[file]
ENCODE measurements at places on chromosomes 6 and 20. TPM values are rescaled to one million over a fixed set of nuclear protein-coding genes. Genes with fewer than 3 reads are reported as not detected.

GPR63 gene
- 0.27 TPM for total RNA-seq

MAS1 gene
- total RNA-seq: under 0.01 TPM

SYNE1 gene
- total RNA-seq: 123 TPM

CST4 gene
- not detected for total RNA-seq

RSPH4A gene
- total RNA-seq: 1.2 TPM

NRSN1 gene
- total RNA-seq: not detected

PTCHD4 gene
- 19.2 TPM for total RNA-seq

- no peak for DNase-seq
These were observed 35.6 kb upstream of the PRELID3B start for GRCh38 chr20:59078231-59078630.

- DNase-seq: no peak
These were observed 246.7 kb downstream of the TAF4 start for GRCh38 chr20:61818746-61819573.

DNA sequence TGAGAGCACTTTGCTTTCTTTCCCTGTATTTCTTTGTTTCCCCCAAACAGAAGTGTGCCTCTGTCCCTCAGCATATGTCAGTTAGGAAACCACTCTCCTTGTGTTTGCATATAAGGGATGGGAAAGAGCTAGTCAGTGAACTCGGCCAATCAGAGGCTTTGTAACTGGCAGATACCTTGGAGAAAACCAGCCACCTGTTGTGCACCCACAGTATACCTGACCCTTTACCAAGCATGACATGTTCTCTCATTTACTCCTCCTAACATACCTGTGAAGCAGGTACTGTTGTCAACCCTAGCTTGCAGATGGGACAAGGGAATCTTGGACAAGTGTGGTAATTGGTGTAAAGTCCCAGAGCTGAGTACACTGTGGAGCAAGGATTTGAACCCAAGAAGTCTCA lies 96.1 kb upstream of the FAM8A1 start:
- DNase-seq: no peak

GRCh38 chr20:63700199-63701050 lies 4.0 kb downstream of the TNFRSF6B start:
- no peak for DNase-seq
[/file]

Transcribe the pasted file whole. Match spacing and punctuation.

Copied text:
ENCODE measurements at places on chromosomes 6 and 20. TPM values are rescaled to one million over a fixed set of nuclear protein-coding genes. Genes with fewer than 3 reads are reported as not detected.

GPR63 gene
- 0.27 TPM for total RNA-seq

MAS1 gene
- total RNA-seq: under 0.01 TPM

SYNE1 gene
- total RNA-seq: 123 TPM

CST4 gene
- not detected for total RNA-seq

RSPH4A gene
- total RNA-seq: 1.2 TPM

NRSN1 gene
- total RNA-seq: not detected

PTCHD4 gene
- 19.2 TPM for total RNA-seq

- no peak for DNase-seq
These were observed 35.6 kb upstream of the PRELID3B start for GRCh38 chr20:59078231-59078630.

- DNase-seq: no peak
These were observed 246.7 kb downstream of the TAF4 start for GRCh38 chr20:61818746-61819573.

DNA sequence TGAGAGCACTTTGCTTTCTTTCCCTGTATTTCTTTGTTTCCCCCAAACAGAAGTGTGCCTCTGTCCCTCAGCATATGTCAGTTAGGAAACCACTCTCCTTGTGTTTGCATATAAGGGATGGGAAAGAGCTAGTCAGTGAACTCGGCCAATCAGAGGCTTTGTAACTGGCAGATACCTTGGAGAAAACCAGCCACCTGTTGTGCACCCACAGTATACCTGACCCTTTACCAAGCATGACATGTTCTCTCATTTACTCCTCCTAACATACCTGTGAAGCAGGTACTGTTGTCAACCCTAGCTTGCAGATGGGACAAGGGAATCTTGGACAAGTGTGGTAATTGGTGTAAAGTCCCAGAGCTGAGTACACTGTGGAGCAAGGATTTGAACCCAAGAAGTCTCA lies 96.1 kb upstream of the FAM8A1 start:
- DNase-seq: no peak

GRCh38 chr20:63700199-63701050 lies 4.0 kb downstream of the TNFRSF6B start:
- no peak for DNase-seq